Dhaka South City Corporation consists of 75 wards covering the thanas of Paltan, Motijheel, Jatrabari, Kotwali, Sutrapur, Bangsal, Wari, Ramna, Gendaria, Chowkbazar, Lalbagh, Hazaribagh, Dhanmondi, Shahbagh, New Market, Khilgaon, Kamrangirchar & some others. The current mayor of Dhaka South City Corporation is Sheikh Fazle Noor Taposh.

Opposition to the bifurcation[edit]

The split was condemned by opposition party BNP,[7] some citizens,[8][9] and even by members of the incumbent government.[10] Incumbent mayor Khoka (who lost his seat)[1] of BNP promised that he would not contest the next city elections if the government would let the city not be split.[2] He also promised that the split will be scrapped once BNP returns to power.[2] Incumbent councillors[11] as well as staff of the former City Corporation went on strike if the bill was passed. Protesting staff of the corporation were met with an armed police force.[12]

There were calls by some for a referendum before the split was made.[13]

Since only the corporations are being split without a split in service providing agencies, this may give rise to a messy situation with a bureaucratic bottleneck, causing co-ordination failure amongst the services provided to the citizens.[8] Some have suggested that the creation of two corporations will result in a greater payment in taxpaying money for administrative expenses, without a guarantee of improvement in civic services.[14][15]

Since the Constitution of Bangladesh names Dhaka as the capital of Bangladesh, some legal experts believe that the law may be challenged as a violation of the constitution.[13] To this end, Khoka filed a writ petition at the High Court challenging the new law after it was passed; the court, in turn, asked the government to show cause as to why the split was not illegal or unconstitutional.[16]

References[edit]

  1. ^ a b c d e "DCC split into two". BDNews24.com. 29 November 2011. Archived from the original on 30 November 2011. Retrieved 6 September 2013.
  2. ^ a b c d e f g h i "Don't split Dhaka, Khoka urges govt". Bangladesh Independent News Network. UNB. 26 November 2011. Archived from the original on 6 September 2013. Retrieved 6 September 2013.
  3. ^ "President assents DCC split bill". Bangladesh Sangbad Sangstha. 1 December 2011. Archived from the original on 5 March 2016. Retrieved 2 December 2011.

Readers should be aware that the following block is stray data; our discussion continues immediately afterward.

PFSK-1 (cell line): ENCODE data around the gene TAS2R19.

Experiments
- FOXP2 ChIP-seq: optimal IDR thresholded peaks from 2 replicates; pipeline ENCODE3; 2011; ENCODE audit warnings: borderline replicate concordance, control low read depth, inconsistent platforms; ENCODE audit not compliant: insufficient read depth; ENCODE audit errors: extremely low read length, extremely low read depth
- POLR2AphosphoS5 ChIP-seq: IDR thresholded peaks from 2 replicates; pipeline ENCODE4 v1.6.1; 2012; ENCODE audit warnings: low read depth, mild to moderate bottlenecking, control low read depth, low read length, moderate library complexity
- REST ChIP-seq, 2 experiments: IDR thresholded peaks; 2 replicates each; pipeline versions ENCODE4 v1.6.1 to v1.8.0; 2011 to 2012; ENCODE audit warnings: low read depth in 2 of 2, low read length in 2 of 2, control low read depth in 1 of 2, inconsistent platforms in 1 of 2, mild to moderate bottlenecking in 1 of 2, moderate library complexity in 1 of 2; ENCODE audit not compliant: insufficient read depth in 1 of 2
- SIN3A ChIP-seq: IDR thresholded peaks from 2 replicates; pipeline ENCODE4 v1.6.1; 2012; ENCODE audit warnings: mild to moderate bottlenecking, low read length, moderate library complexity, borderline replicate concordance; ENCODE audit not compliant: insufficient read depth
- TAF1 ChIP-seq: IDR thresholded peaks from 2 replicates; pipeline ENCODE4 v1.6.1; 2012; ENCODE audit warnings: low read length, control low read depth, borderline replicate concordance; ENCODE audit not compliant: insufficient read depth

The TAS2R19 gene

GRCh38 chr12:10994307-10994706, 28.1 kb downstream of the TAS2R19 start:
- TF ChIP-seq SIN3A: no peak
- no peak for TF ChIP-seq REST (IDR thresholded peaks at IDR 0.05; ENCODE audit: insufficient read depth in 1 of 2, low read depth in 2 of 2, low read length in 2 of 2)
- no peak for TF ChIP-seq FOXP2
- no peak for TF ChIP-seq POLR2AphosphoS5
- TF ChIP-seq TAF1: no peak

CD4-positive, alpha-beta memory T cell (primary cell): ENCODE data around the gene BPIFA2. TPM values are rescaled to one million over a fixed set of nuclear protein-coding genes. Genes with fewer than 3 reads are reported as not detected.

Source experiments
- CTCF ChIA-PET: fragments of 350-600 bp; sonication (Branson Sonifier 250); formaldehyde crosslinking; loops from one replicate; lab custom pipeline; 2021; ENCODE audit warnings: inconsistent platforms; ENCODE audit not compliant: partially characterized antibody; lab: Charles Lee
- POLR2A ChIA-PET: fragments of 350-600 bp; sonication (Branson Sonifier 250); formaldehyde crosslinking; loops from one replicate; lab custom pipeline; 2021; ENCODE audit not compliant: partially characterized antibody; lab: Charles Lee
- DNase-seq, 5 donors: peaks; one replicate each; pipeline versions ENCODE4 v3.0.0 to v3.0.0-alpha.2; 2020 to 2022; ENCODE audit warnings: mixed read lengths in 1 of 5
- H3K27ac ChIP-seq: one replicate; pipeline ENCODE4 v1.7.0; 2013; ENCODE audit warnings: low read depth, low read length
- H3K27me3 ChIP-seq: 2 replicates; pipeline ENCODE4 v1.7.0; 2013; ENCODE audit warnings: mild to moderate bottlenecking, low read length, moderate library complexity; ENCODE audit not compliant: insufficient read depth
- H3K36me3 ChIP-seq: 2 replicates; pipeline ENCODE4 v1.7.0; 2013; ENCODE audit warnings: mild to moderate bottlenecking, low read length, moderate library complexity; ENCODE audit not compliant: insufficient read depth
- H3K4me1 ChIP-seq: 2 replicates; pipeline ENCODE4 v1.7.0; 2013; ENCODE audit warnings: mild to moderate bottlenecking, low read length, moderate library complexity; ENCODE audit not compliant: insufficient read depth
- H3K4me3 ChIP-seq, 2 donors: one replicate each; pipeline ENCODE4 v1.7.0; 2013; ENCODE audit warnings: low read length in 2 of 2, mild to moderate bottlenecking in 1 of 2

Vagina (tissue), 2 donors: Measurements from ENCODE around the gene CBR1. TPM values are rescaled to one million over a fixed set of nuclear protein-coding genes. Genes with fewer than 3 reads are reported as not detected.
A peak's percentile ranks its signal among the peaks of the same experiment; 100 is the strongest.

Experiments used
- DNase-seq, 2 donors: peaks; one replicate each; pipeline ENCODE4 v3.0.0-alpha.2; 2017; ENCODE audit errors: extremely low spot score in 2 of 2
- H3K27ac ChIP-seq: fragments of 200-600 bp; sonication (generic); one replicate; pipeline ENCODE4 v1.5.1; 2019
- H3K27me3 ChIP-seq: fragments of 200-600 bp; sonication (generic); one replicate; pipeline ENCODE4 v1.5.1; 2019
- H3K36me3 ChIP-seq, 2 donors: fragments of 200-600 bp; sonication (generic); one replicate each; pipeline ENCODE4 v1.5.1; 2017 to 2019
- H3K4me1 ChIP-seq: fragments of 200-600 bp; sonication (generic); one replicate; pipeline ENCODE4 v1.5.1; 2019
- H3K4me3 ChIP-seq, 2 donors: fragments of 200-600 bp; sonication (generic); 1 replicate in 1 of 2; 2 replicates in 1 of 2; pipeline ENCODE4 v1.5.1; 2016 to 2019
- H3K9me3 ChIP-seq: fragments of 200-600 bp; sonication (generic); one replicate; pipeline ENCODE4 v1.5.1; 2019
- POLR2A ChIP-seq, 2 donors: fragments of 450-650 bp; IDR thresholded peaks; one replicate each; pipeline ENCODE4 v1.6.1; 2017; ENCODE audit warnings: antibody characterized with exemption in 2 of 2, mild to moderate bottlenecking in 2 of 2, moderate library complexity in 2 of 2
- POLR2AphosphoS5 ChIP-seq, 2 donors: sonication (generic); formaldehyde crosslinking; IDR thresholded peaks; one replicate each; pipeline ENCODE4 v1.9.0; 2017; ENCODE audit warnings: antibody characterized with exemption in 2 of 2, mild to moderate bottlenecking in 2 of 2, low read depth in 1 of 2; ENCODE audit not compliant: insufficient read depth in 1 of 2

4. ^ a b Liton, Shakhawat; Hasan, Rashidul (29 November 2011). "JS splits DCC in 4 minutes". The Daily Star. Archived from the original on 4 March 2014. Retrieved 6 September 2013.
  5. ^ "Annisul, Khokon win Dhaka city polls". The Daily Star. 29 April 2015. Archived from the original on 31 January 2018. Retrieved 3 May 2015.
  6. ^ a b c d e "Dhaka North City Corporation". MediaBangladesh.net. 8 August 2021. Archived from the original on 15 February 2015.
  7. ^ "BNP threatens agitation over DCC split". BDNews24.com. 29 November 2011. Archived from the original on 28 May 2012. Retrieved 6 September 2013.
  8. ^ a b "Problems bound to creep up". The Daily Star. 29 November 2011. Archived from the original on 21 October 2014. Retrieved 6 September 2013.
  9. ^ "Citizens threaten movement against split". The Daily Star. 30 November 2011. Archived from the original on 21 October 2014. Retrieved 6 September 2013.
  10. ^ "AL allies differ over split bill". The Daily Star. 29 November 2011. Retrieved 30 November 2011.
  11. ^ "Councillors to go on strike". The Daily Star. 24 November 2011. Archived from the original on 28 December 2020. Retrieved 30 November 2011.
  12. ^ "Dhaka-split protesters clash with cops". The Daily Star. 28 November 2011. Archived from the original on 28 December 2020. Retrieved 30 November 2011.
  13. ^ a b "Arrange referendum before bifurcating DCC: Akbar Ali". banglanews24. 23 November 2011. Archived from the original on 17 January 2013. Retrieved 30 November 2011.
  14. ^ Khan, Sazid. "Splitting DCC: Complex calculation may result into complication". EBangladesh. Archived from the original on 28 December 2020. Retrieved 30 November 2011.
  15. ^ "Mega city in management problem". The Financial Express. Dhaka. 30 November 2011. Archived from the original on 28 December 2020. Retrieved 30 November 2011.
  16. ^ "HC questions legality of Dhaka split". The Daily Star. 30 November 2011. Archived from the original on 2 December 2011. Retrieved 6 September 2013.

External links[edit]


Coordinates: 23°43′24″N 90°25′38″E / 23.723276°N 90.427248°E / 23.723276; 90.427248